[n-gram] Loose Links
[n-gram] Loose Links are quasi-algorithmic micro-collages. They are also concerned with particular phrases or sequences of words but the play here revolves around the concept of the ‘longest common phrase,’ as developed in the context of The Readers Project. A longest common phrase is, for any attributed text, a sequence of its words that can be found elsewhere in a multi-author corpus and not attributable to the original author, proving, minimally, that it is still an attested, discoverable sequence in the commons of language. Longest common phrases are vital for certain conceptual literary practices. For the Loose Links they provide model links for its quasi-algorithmic processes of collage.
‘I had a visit today …’ and ‘And yet he couldn’t …’ are simple Loose Links. Because the typical English longest common phrase is between three and five words in length, these pieces start by searching for results containing the words of their titles and proceed with searches for other similar length phrases that are contained in a selected result and then in one or other result of subsequent searches. The procedure is characterized as quasi-algorithmic because it may be described as following regular procedural rules, but the choices for selection and use of instances of the terms — which longest common phrase? which search result? — are made by the author.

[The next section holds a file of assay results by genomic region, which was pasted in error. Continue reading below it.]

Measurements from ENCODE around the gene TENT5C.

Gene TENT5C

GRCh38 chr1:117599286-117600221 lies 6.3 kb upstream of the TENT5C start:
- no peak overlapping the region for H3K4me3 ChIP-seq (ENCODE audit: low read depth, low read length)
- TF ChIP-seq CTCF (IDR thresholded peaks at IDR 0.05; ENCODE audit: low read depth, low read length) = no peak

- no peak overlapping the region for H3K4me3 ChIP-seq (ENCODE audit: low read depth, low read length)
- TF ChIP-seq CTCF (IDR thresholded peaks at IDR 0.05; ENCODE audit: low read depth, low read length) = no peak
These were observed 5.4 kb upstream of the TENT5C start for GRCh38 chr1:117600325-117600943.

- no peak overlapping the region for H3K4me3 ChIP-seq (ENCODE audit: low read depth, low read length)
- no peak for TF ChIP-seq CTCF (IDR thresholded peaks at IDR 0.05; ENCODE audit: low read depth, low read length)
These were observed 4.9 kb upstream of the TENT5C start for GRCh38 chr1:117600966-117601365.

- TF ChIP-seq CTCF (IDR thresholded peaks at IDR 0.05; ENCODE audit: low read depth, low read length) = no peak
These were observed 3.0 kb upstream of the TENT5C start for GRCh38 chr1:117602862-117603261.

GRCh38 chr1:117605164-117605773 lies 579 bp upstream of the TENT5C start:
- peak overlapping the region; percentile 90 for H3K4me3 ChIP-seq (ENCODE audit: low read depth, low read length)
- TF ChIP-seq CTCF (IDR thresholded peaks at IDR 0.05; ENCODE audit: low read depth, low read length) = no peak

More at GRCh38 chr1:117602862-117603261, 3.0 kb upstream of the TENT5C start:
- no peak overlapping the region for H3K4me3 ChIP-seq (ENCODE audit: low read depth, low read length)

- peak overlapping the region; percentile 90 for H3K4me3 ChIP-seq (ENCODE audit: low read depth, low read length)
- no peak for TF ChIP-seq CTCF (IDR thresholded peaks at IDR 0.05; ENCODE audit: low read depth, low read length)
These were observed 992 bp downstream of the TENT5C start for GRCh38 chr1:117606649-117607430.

‘Period Bob’ is loose linked from an artificially constructed corpus of sentences all containing references to Robert Coover. Note that longest common phrases, used as textual collage links, usually provide a reasonable degree of syntactic continuity.
‘One may not, I believe, glean from this analysis of the writing subject that such a subject is to be distinguished from the writing machine’ is loose linked from Angela Carr’s English translations of a pioneering 1964 computational literary work by Jean Baudot.
Uncut is an accompanying commentary by the author. It is more properly a supply text but is placed here due to its status as commentary and its extensive, silent quotation of Baudot’s sentences in translation. ‘literary mind / carving dragons’ is a loose link that has been further constrained by adding semantically implicated terms when making searches for the linking phrases.